Demi Lovato is clearly on a roll when it comes to her swimsuit rotation. After recently rocking a blue retro bikini by Lisa Marie Fernandez and a plunging pink one-piece by Mikoh, the singer is back at it with yet another lust-worthy style. Demi posed seductively in a black one-piece by Onia that featured a reflective pineapple on the front. She styled her swimsuit with a pair of blue oversize sunglasses.
Meghan Markle and Kate Middleton aren't afraid of twinning. The duo already wore matching blue dresses at The Royal Foundation Forum, and now they've been spotted wearing matching heels. For the Commonwealth Day service, Meghan wore a navy dress and a cream coat both by Amanda Wakeley. She accessorised her look off with a custom Stephen Jones beret, a Mulberry satchel, tights, and suede Manolo Blahnik pumps.
Whoopi Goldberg was one of the many A-listers to attend the 2018 Oscars. For the big night, Whoopi wowed the crowds wearing a custom Christian Siriano gown. Her voluminous gown was slightly off-shouldered, and it featured a belt that cinched in her waist. Whoopi's green dress was covered in a beautiful floral print and even came with pockets. She styled her Oscars dress with a pair of black sunglasses and a red ribbon in support of The Elizabeth Taylor AIDS Foundation.
Muck Rack makes it simple to find people, tweets, or articles that mention any name, keyword, company, hashtag etc. We've compiled this guide to help you make the most of your search.
Selecting a term
Start searching tweets, articles from media outlets, articles mentioned in tweets, journalists'
names, titles and bios with some suggested searches:
Companies or Topics (e.g. iPhone, Microsoft)
Phrases (e.g. "cloud computing") — use quotes to keep the terms together
Twitter handles (e.g. @username) — returns those who have mentioned or replied to
Names (e.g. "David Pogue")
Hashtags (e.g. #sxsw, #london2012)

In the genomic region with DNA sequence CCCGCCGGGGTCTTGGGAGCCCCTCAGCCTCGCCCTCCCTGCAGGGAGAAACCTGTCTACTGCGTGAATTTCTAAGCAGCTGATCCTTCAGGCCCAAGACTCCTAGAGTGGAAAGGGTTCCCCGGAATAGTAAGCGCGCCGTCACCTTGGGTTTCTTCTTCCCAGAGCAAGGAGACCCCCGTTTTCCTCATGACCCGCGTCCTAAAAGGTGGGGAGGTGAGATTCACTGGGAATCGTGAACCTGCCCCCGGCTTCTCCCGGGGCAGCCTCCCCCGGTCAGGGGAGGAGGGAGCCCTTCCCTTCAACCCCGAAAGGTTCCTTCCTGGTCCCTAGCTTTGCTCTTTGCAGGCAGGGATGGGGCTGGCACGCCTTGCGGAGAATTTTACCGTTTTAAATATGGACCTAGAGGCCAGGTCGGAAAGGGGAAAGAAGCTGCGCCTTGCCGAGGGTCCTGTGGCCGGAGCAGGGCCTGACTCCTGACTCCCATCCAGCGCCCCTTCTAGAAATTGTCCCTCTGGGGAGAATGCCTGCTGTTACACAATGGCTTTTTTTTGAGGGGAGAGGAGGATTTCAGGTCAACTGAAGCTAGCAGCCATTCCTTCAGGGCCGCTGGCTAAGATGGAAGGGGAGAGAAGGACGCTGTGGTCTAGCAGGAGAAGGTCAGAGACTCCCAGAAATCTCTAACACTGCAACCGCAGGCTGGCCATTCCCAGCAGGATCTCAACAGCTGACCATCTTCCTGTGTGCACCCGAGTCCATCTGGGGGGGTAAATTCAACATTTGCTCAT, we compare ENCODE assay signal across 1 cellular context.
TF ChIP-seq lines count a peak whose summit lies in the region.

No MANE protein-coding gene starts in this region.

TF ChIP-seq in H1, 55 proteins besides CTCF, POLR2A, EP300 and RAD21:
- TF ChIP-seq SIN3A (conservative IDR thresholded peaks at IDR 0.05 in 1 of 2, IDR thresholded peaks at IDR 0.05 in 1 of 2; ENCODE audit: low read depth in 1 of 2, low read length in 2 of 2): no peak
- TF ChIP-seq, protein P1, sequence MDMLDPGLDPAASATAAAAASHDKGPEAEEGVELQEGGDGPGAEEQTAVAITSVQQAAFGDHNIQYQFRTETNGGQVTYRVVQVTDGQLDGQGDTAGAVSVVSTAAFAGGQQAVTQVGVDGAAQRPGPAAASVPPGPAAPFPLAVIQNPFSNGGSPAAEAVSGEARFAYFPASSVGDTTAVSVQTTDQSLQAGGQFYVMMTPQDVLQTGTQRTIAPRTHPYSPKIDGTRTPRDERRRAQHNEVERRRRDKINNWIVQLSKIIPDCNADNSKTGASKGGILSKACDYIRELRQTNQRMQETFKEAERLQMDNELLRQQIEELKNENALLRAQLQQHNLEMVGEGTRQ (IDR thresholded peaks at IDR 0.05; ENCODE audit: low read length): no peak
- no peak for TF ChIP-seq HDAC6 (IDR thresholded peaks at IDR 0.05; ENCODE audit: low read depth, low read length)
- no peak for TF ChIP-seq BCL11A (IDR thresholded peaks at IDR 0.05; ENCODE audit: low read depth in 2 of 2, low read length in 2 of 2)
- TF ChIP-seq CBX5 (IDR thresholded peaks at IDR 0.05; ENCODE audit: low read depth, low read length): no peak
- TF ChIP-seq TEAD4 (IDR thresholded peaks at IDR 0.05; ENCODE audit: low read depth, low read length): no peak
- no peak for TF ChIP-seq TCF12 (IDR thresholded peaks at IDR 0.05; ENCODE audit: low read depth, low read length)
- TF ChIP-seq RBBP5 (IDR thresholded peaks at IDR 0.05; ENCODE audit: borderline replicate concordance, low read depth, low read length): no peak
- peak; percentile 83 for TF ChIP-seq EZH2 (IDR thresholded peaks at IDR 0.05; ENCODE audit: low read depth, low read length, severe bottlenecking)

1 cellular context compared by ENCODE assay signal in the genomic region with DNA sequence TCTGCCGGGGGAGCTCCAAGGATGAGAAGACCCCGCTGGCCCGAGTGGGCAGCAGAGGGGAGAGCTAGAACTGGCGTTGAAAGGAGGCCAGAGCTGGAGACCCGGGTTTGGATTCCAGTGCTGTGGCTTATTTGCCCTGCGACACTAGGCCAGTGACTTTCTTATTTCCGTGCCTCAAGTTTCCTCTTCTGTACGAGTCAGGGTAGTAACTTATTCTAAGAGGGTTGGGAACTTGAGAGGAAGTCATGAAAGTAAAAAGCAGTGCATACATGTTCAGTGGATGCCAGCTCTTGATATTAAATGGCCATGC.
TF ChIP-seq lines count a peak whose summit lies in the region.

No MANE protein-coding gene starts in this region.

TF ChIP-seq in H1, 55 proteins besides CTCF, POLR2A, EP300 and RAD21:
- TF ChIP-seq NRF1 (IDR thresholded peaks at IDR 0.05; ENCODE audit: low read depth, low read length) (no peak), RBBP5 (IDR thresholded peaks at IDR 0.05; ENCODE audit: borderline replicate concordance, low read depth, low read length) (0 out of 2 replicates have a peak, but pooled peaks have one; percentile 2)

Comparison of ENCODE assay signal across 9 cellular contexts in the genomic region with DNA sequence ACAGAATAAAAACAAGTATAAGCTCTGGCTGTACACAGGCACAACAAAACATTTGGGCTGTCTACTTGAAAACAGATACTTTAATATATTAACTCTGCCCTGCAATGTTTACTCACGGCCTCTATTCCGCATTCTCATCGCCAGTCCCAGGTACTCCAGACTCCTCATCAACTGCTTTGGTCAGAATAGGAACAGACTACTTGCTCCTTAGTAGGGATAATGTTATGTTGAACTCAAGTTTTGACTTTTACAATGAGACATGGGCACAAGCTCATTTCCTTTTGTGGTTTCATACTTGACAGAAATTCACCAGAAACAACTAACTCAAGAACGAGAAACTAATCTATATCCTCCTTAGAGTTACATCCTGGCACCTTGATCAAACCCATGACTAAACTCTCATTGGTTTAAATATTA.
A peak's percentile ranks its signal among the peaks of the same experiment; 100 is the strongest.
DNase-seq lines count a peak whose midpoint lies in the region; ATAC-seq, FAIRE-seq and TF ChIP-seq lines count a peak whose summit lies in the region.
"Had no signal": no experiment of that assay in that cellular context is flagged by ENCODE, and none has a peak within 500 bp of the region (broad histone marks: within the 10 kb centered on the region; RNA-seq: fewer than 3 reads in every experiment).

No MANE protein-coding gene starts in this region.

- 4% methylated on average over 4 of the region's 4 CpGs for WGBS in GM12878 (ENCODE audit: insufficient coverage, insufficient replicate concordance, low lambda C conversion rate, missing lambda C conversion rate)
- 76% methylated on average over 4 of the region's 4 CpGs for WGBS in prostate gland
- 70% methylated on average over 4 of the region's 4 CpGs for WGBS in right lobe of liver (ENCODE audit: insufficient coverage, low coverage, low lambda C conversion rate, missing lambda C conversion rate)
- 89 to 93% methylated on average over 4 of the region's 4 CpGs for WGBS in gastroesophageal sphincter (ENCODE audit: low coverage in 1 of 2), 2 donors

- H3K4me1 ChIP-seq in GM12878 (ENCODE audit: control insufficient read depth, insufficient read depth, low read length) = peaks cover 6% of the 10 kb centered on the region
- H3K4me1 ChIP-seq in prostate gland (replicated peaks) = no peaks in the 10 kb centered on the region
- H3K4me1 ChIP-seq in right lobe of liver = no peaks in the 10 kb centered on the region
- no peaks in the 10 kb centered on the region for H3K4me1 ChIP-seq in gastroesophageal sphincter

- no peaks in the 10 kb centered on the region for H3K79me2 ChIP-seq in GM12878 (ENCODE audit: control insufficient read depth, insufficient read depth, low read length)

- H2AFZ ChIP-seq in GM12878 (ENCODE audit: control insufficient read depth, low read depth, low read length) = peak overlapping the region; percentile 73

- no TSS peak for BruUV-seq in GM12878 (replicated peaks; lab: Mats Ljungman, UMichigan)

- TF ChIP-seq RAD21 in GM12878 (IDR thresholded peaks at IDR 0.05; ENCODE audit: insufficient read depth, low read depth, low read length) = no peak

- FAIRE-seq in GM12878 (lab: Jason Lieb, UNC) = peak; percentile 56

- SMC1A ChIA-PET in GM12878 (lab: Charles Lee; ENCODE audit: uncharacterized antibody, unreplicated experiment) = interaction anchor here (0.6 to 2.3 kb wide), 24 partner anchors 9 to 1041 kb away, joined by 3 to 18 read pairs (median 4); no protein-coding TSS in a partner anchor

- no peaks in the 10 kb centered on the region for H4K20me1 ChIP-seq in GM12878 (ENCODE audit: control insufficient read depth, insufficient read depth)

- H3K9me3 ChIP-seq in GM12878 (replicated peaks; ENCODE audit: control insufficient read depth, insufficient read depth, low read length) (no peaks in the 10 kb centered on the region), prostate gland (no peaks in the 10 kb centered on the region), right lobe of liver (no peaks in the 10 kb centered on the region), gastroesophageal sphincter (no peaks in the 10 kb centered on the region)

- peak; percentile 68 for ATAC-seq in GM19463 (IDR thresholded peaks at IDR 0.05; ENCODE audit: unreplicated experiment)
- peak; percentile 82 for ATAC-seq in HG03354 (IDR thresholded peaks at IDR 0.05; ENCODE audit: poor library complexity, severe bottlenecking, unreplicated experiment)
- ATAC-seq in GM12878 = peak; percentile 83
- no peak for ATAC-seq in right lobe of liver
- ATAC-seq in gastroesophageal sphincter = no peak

Bio details (e.g. vegan, Olympics, father)
Muck Rack's Advanced Search allows for many boolean operators.
Find results that mention multiple specified terms, use AND or
+. For example, ensure each result contains both Elon Musk and Mark Zuckerberg by
searching Musk AND Zuckerberg or Musk + Zuckerberg.
Use the operators OR or , to broaden your search when you'd like either of
multiple terms to appear in results. (This is the default behavior of our search when no operators
are used). For example, results will contain either cake or cookie by searching cake OR cookie or cake,cookie
Use NOT or - to subtract results from your search. For
example, searching Disney will yield results about the Walt Disney Company as well as Walt Disney
World Resort. To exclude mentions of Disney World, search for Disney -World or Disney
When using one of these operators with a phrase, enclose it in quotation marks. For example, you can
find results about smartphones excluding Apple's iPhone 4S by searching smartphone -"iPhone
Exact case matching or punctuation
If you're searching for a brand name or keyword that relies on specific punctuation marks or capitalization, you can
find results that match your exact query by adding matchcase: before the keyword you're searching for, like matchcase:E*TRADE .
Use parentheses to separate multiple
boolean phrases. For example, to find journalists talking about having fun in Disney World or
Disneyland, search for ("disney world" OR disneyland) AND fun.
An asterisk can be used to search for any variation of a root word truncated by the asterisk. For example, searching for admin* will return results for administrator, administration, administer, administered, etc.
A near operator is an AND operator where you can control the distance between the words. You can vary the distance the near operation uses by adding a forward slash and number (between 0-99) such as strawberries NEAR/10 "whipped cream", which means the strawberries must exist within 10 words of "whipped cream".